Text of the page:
For Paul Yee, the past is always contained in the present. And as part of the Chinese-Canadian community, that often means tales of the railroad and its Chinese builders. Yee’s 1996 Governor General’s Literary Award-winning young adult novel, Ghost Train, follows a young girl from China to North America in search of her father, a railroad builder. Yee says: The more I learn about Chinese people, whether they live in North America, China or elsewhere in the world, the more I learn about experiences that affect me. I say this because people see I am Chinese right away, no matter where I am. Often, they make assumptions about me. For example:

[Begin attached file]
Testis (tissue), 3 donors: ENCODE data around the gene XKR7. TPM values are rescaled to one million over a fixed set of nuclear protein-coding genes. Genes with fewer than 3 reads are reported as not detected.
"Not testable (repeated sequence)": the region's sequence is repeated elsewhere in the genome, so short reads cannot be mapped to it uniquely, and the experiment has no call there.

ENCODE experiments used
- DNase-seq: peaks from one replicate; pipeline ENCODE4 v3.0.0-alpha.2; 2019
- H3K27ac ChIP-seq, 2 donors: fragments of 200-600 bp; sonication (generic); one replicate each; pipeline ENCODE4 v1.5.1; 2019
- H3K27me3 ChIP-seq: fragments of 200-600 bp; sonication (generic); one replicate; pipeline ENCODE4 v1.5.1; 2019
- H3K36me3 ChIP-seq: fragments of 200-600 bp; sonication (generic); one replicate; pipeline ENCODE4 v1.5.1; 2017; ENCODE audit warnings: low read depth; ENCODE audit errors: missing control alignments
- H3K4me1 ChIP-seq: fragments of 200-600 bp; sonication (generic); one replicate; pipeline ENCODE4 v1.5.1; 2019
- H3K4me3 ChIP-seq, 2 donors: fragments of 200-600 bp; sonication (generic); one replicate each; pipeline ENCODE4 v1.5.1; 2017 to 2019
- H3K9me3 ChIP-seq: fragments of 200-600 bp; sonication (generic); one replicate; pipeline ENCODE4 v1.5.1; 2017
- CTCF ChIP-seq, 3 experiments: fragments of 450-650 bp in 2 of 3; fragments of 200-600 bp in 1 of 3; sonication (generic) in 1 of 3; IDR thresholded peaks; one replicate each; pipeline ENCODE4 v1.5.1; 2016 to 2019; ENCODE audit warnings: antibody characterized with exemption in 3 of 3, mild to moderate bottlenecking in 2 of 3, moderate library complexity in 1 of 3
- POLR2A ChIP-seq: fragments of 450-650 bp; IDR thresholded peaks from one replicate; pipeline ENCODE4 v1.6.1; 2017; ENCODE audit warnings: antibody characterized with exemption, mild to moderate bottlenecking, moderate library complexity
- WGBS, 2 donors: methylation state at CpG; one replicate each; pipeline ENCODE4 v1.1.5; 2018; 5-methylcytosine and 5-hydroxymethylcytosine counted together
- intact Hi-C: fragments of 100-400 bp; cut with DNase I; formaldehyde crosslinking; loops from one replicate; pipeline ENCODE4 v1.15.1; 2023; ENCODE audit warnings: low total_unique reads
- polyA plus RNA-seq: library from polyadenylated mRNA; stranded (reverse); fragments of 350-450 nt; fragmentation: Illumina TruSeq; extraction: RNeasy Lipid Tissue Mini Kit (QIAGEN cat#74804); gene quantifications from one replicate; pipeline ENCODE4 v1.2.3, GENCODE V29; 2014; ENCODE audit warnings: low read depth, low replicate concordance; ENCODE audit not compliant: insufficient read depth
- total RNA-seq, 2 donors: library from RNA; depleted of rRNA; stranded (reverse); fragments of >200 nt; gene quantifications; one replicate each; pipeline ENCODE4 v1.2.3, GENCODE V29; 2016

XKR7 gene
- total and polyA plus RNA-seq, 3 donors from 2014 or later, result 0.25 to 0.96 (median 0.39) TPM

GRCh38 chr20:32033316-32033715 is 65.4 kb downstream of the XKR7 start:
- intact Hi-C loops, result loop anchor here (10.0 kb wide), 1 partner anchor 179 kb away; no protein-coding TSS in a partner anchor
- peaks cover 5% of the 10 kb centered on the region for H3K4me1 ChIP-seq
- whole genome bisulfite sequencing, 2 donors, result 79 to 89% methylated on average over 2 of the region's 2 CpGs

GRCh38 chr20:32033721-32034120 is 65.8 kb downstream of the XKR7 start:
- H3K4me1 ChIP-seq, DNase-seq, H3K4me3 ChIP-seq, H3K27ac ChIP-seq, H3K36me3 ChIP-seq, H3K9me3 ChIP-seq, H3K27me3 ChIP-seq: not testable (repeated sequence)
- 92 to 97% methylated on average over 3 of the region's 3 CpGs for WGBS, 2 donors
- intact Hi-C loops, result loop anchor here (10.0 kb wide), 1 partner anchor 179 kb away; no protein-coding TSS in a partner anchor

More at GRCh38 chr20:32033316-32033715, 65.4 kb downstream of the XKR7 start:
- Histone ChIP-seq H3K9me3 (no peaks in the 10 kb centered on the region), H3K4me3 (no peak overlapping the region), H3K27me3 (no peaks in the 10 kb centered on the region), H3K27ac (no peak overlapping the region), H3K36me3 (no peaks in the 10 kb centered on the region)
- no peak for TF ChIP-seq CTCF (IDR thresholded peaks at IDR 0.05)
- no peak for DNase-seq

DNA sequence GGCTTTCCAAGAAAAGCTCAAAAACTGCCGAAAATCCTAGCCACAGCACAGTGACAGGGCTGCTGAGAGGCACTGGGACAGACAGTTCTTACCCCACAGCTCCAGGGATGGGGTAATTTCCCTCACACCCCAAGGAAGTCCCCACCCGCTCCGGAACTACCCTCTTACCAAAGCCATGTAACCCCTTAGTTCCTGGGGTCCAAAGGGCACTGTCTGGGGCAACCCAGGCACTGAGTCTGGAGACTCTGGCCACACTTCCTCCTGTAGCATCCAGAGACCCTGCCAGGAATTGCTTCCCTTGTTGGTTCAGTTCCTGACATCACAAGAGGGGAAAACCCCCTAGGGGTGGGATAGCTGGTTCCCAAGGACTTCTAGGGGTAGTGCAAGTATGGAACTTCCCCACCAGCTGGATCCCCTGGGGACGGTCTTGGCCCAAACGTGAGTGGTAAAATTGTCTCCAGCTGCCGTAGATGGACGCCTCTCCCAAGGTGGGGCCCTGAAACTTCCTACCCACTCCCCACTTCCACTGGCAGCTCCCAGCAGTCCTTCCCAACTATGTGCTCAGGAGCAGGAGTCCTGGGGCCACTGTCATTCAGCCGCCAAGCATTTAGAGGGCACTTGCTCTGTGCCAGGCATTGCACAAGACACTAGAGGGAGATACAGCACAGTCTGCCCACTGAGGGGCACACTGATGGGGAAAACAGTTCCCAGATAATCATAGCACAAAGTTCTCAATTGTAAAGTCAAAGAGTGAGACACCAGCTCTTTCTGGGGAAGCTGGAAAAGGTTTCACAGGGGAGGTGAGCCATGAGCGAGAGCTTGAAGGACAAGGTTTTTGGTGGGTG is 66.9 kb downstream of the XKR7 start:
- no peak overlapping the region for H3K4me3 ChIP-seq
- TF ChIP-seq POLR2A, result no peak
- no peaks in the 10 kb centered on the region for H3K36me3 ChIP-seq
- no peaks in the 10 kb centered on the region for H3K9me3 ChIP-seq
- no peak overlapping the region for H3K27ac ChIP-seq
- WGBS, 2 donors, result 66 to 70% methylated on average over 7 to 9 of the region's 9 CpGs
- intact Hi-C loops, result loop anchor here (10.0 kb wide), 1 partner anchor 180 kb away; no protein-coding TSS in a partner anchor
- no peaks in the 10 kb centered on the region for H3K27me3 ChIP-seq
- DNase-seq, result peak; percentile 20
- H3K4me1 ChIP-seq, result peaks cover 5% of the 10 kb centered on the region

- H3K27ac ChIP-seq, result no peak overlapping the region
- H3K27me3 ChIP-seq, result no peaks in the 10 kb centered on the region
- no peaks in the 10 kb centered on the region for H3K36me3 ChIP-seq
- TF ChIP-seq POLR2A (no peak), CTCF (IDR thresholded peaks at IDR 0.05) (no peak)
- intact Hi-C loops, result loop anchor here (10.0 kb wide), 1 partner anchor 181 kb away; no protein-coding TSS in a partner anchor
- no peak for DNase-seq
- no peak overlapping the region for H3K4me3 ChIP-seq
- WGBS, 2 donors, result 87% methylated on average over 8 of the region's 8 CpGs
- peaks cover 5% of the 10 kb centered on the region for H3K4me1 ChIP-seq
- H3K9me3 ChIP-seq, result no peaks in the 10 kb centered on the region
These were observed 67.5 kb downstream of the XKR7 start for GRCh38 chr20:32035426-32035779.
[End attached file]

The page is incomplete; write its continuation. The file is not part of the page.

“He doesn’t speak English.”
“He doesn’t speak Chinese.”
“He’s an immigrant.”
“He know a lot about Chinese food.”
“He’s going to complain about racism.”When I was a child, growing up in the 1960s, there were no books about my world–the world of immigrants, racial minorities, and different histories. I had to learn about these things much later in life. My books mirror images of Chinese people back to themselves. Such books can reassure those in North American that it is valid to be different from the “mainstream.” As well, the books let Chinese in North America see themselves, and each other, from new and different angles.